Imagine a place that has remained virtually unchanged since the time of the dinosaurs. Moss and ferns adorn trees in forests mostly unexplored by scientists. In this ancient and seemingly magical place is a timid creature that exists only in this forest. The cloud forest of Papua New Guinea is home to the elusive Matschie’s tree kangaroo, a tree-dwelling kangaroo. In this richly detailed photo essay book, author Sy Montgomery and photographer Nic Bishop give readers more than just a glimpse into the world of the tree kangaroo; readers are treated to a narrative that describes the journey to the cloud forest and what all that journey entails.
The book begins with two illustrated maps; One shows North America and South America in relation to New Guinea and the other shows a close-up of the New Guinea’s Huon Peninsula. This gives the reader an idea of how far away the tree kangaroo’s home really is. What really drives it home is the description of the journey from the small 12-seater plane to the group’s final work site. Before the journey begins, lead scientist Lisa Dabek is introduced. Her story of persevering toward her goal of working with animals despite fur allergies and asthma should inspire children with similar problems. From there, the other members of the exhibition are introduced and the journey truly begins.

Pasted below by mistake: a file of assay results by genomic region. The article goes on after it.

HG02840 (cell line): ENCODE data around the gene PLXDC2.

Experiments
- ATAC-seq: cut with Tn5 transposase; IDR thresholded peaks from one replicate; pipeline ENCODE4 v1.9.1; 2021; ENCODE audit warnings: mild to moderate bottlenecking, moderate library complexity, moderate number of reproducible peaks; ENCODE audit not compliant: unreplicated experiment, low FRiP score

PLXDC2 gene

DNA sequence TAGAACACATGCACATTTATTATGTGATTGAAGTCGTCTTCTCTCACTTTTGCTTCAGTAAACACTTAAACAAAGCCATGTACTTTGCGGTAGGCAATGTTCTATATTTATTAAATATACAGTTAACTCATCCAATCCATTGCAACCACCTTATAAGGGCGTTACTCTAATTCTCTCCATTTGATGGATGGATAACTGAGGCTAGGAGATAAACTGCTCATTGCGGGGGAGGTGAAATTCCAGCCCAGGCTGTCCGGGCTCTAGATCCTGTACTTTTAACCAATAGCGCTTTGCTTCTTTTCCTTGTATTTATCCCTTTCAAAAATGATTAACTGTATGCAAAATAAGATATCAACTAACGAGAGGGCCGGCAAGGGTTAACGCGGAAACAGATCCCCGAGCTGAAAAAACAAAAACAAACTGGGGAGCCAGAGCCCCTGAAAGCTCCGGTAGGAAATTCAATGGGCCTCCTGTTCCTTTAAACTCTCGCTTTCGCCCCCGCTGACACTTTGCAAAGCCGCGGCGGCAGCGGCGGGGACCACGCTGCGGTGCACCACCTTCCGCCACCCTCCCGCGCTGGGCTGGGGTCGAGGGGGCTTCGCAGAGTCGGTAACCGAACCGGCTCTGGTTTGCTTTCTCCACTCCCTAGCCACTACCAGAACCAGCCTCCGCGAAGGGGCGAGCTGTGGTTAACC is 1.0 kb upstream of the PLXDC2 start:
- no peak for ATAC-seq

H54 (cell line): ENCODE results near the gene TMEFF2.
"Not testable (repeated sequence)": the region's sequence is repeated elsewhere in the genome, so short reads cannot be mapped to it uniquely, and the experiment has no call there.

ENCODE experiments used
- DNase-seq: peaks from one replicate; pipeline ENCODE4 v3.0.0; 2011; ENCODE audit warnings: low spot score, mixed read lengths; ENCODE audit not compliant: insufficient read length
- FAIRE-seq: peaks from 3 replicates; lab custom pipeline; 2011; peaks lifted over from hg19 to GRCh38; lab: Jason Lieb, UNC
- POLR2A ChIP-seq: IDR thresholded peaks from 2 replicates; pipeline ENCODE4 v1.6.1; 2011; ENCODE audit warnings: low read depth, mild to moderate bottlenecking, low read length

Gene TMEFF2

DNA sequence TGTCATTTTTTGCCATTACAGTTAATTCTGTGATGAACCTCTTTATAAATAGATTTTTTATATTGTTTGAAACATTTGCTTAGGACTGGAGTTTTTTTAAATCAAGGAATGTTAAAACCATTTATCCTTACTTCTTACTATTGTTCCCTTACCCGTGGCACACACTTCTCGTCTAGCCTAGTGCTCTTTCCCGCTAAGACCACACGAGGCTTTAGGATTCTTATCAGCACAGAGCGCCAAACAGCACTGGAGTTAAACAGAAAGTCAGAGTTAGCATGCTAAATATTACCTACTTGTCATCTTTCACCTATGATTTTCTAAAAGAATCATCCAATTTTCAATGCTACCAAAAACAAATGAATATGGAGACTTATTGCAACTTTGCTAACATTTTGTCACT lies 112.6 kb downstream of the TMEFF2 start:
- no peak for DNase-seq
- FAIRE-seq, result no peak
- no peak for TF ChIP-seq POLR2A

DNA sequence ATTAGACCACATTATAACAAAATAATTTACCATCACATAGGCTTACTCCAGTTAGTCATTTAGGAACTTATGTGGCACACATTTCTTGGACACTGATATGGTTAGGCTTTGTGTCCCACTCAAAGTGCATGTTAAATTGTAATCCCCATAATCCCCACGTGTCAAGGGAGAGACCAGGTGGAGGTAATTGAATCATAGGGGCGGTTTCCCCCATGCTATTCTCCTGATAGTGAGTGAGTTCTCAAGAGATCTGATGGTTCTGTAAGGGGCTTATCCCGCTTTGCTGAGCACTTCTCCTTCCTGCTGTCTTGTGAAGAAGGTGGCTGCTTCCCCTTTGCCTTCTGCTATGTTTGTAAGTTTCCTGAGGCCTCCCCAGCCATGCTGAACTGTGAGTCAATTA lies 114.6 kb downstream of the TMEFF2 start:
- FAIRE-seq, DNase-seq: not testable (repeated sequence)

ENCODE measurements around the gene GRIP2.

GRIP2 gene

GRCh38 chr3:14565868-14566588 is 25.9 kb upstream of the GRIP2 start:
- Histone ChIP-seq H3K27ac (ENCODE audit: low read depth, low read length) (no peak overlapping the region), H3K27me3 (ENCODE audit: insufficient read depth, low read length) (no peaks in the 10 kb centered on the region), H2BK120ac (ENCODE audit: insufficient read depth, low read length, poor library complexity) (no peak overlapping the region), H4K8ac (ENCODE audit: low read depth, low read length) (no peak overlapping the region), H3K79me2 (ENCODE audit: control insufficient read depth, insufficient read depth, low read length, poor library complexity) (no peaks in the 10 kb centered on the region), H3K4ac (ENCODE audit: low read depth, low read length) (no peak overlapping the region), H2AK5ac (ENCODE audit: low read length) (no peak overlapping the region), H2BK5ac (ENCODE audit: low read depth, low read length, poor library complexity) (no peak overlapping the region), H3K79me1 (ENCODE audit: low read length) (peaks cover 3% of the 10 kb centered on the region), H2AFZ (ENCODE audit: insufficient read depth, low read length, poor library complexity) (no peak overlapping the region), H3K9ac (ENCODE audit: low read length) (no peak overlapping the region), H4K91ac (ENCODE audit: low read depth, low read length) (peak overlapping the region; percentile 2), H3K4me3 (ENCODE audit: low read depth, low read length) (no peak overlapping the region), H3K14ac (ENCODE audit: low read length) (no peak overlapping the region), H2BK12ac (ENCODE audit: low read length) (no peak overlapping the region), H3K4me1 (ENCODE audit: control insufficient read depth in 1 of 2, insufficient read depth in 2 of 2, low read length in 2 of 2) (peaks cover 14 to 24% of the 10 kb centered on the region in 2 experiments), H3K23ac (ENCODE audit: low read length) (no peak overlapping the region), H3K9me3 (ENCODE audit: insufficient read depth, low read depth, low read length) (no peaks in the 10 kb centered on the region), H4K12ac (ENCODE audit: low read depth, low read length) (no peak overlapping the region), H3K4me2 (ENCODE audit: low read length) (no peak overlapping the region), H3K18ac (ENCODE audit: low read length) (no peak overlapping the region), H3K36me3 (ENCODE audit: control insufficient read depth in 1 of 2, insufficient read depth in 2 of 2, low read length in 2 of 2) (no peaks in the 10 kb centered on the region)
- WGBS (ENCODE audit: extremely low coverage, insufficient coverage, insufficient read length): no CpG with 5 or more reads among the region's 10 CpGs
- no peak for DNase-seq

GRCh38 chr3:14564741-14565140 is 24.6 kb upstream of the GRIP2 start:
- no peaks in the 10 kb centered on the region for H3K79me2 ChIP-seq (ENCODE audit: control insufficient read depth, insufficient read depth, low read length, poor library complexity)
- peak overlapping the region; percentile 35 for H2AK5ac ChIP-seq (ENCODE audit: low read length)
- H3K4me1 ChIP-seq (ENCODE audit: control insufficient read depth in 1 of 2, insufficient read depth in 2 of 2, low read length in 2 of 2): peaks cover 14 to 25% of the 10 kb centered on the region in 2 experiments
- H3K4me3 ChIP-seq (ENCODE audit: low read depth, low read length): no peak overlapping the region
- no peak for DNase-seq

Gorgeous, boldly colored photographs adorn every page. “Stunning close-ups of plants, insects, and birds vie for attention with panoramas of moss-draped trees in the eerie, ancient forest” (Piehl 2006). Many animals other than the tree kangaroo are shown and there are a several highlighted sections that go into more detail about the local people, cloud forests, advice for kids from Lisa, and even a glossary of words in Tok Pisin, a local language. Particularly interesting is a passage that lists all the items that are packed for the plane ride, including “20 liters of kerosene”, “6 boxes of dishwashing detergent”, and “48 rolls of toilet paper” (Montgomery 2006).
The layout of the book is simple; Large spreads include a photograph on the far left and far right and clean, easy-to-read text between. The reading level is suitable for children in fourth grade or higher, although advanced or eager younger readers may find this a challenging but worthwhile read. Quest for the Tree Kangaroo was nominated for the Sibert award in 2007, won the Orbis Pictus award in 2007, the ALA Notable Books for Children award in 2007, and won a School Library Journal Best Book of the Year award in 2006. Librarians would do well to add this title to their library’s collection.
This book lends itself as a great catalyst to a discussion of conservation and endangered species with children in upper-elementary. This could also lead to the introduction of books about the food chain and eco-systems.
Piehl, Kathy. December 2006. School Library Journal. http://ezproxy.twu.edu:2125/DetailedView.aspx?hreciid=|17660960|13392470&mc=USA#. Accessed October 17, 2013.